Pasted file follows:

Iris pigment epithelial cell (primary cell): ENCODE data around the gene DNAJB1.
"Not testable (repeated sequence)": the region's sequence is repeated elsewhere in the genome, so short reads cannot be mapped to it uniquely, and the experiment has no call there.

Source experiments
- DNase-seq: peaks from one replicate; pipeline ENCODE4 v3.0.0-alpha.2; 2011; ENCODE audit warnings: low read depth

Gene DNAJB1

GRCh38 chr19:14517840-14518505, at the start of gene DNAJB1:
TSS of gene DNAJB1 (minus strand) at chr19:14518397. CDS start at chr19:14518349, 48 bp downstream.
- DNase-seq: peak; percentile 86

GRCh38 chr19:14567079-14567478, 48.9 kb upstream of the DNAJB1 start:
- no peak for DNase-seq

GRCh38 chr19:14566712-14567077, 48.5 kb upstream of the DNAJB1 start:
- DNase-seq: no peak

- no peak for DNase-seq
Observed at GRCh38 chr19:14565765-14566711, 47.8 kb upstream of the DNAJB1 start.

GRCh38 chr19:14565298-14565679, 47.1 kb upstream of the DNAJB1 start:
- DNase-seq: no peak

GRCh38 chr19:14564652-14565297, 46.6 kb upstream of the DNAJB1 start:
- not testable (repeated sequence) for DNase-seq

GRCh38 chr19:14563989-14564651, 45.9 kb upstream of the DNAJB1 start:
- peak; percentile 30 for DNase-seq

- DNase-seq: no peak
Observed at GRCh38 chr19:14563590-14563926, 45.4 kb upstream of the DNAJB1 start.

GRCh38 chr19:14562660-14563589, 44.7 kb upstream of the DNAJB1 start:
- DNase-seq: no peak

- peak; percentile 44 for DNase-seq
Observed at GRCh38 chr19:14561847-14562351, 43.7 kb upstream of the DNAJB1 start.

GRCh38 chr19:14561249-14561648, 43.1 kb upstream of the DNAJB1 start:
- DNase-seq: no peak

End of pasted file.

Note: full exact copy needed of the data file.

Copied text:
Iris pigment epithelial cell (primary cell): ENCODE data around the gene DNAJB1.
"Not testable (repeated sequence)": the region's sequence is repeated elsewhere in the genome, so short reads cannot be mapped to it uniquely, and the experiment has no call there.

Source experiments
- DNase-seq: peaks from one replicate; pipeline ENCODE4 v3.0.0-alpha.2; 2011; ENCODE audit warnings: low read depth

Gene DNAJB1

GRCh38 chr19:14517840-14518505, at the start of gene DNAJB1:
TSS of gene DNAJB1 (minus strand) at chr19:14518397. CDS start at chr19:14518349, 48 bp downstream.
- DNase-seq: peak; percentile 86

GRCh38 chr19:14567079-14567478, 48.9 kb upstream of the DNAJB1 start:
- no peak for DNase-seq

GRCh38 chr19:14566712-14567077, 48.5 kb upstream of the DNAJB1 start:
- DNase-seq: no peak

- no peak for DNase-seq
Observed at GRCh38 chr19:14565765-14566711, 47.8 kb upstream of the DNAJB1 start.

GRCh38 chr19:14565298-14565679, 47.1 kb upstream of the DNAJB1 start:
- DNase-seq: no peak

GRCh38 chr19:14564652-14565297, 46.6 kb upstream of the DNAJB1 start:
- not testable (repeated sequence) for DNase-seq

GRCh38 chr19:14563989-14564651, 45.9 kb upstream of the DNAJB1 start:
- peak; percentile 30 for DNase-seq

- DNase-seq: no peak
Observed at GRCh38 chr19:14563590-14563926, 45.4 kb upstream of the DNAJB1 start.

GRCh38 chr19:14562660-14563589, 44.7 kb upstream of the DNAJB1 start:
- DNase-seq: no peak

- peak; percentile 44 for DNase-seq
Observed at GRCh38 chr19:14561847-14562351, 43.7 kb upstream of the DNAJB1 start.

GRCh38 chr19:14561249-14561648, 43.1 kb upstream of the DNAJB1 start:
- DNase-seq: no peak